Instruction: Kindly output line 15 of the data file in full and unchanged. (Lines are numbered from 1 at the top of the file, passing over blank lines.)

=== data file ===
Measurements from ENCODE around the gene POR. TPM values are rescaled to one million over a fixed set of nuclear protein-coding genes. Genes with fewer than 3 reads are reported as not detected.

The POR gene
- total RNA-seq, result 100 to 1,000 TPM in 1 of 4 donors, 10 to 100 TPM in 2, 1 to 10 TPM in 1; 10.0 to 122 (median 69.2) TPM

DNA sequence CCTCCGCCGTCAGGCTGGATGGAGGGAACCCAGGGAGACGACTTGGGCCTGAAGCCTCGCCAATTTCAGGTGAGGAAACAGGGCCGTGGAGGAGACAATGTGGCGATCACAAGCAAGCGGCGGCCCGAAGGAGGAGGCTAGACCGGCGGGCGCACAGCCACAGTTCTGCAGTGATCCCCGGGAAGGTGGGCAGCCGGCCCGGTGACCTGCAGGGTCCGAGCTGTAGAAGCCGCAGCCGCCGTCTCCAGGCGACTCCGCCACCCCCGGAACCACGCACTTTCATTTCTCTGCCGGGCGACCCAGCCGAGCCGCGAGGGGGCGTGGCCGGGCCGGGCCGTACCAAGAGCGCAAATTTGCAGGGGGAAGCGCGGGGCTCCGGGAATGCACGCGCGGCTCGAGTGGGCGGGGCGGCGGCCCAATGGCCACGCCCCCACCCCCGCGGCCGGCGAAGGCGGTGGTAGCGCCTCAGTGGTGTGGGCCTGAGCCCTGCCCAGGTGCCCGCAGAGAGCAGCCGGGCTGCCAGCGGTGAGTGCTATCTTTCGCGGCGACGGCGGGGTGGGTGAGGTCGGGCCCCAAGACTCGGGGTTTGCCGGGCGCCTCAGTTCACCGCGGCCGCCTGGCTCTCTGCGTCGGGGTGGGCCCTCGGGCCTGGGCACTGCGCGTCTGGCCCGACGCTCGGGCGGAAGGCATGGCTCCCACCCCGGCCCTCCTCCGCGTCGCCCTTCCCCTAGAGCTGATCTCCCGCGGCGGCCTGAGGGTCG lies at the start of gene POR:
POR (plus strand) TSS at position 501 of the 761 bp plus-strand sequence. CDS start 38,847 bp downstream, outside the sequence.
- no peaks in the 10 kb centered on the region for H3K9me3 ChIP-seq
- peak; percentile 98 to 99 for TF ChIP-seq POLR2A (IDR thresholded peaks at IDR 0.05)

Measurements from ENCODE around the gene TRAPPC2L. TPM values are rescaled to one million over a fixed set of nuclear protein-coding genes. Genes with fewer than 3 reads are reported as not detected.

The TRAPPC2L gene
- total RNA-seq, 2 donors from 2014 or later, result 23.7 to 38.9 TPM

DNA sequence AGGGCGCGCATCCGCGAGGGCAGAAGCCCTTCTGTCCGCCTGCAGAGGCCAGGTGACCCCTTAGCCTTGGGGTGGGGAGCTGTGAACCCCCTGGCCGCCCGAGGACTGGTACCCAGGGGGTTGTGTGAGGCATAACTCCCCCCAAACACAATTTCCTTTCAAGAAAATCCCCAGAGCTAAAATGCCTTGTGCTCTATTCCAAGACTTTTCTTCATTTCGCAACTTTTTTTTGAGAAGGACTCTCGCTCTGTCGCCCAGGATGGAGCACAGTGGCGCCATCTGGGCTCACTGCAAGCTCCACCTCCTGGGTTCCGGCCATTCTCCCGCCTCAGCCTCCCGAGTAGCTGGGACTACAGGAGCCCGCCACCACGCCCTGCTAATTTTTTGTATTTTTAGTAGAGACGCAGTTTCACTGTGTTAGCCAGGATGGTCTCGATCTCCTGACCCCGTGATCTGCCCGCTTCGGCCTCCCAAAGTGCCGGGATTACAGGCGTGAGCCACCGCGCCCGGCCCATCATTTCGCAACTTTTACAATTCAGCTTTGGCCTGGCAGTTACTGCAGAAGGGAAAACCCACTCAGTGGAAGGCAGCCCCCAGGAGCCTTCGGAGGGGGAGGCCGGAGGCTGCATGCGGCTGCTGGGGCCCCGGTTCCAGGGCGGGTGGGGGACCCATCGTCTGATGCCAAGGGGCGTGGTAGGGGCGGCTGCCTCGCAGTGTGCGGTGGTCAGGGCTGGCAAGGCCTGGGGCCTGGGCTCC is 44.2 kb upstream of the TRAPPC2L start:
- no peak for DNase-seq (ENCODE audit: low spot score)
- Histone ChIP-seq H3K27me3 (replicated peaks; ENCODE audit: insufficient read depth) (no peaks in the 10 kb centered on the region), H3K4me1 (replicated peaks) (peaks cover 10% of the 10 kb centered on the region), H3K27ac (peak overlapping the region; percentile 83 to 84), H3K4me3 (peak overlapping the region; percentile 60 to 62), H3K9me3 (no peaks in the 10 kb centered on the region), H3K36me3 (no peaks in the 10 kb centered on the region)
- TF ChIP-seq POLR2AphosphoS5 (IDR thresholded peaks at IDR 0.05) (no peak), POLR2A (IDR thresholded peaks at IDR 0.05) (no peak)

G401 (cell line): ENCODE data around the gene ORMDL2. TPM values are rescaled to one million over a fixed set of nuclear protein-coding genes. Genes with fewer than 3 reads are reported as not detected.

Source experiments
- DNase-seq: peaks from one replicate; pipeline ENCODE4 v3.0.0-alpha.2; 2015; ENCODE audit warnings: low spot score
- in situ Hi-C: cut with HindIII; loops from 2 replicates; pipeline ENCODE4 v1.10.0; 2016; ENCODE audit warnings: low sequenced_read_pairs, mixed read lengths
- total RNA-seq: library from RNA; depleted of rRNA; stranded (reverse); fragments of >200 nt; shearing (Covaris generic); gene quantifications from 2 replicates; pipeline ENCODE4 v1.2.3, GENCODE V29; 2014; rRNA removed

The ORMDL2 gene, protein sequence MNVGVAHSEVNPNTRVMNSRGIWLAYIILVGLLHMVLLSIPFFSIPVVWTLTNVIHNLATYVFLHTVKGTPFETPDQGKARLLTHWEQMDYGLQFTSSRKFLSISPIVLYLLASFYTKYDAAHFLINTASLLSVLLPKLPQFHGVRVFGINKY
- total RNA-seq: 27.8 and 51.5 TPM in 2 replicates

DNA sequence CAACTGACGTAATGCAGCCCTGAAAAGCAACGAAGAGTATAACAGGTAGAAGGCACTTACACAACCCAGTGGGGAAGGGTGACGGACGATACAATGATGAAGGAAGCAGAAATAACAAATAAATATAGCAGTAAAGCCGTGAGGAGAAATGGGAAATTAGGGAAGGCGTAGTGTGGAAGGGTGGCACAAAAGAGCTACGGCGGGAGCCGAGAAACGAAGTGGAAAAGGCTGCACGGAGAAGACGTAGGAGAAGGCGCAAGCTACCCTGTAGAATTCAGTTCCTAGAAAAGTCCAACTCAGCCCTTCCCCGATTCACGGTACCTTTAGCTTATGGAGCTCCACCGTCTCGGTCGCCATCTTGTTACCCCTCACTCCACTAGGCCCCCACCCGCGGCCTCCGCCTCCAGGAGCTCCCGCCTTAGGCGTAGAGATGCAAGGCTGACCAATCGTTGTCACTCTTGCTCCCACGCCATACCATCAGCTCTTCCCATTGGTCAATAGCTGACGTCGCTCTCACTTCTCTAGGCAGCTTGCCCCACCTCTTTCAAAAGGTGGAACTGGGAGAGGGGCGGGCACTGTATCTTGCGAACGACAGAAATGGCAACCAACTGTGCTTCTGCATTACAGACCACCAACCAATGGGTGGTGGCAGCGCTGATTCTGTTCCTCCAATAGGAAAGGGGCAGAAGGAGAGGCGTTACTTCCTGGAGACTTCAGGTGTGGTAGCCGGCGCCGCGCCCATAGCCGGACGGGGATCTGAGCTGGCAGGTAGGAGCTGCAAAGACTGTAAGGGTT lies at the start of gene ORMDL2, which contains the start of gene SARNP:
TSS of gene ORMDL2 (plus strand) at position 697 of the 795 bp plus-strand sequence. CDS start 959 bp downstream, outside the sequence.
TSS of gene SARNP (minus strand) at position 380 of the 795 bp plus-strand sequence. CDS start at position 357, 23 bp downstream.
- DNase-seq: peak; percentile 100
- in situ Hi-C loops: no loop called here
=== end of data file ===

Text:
G401 (cell line): ENCODE data around the gene ORMDL2. TPM values are rescaled to one million over a fixed set of nuclear protein-coding genes. Genes with fewer than 3 reads are reported as not detected.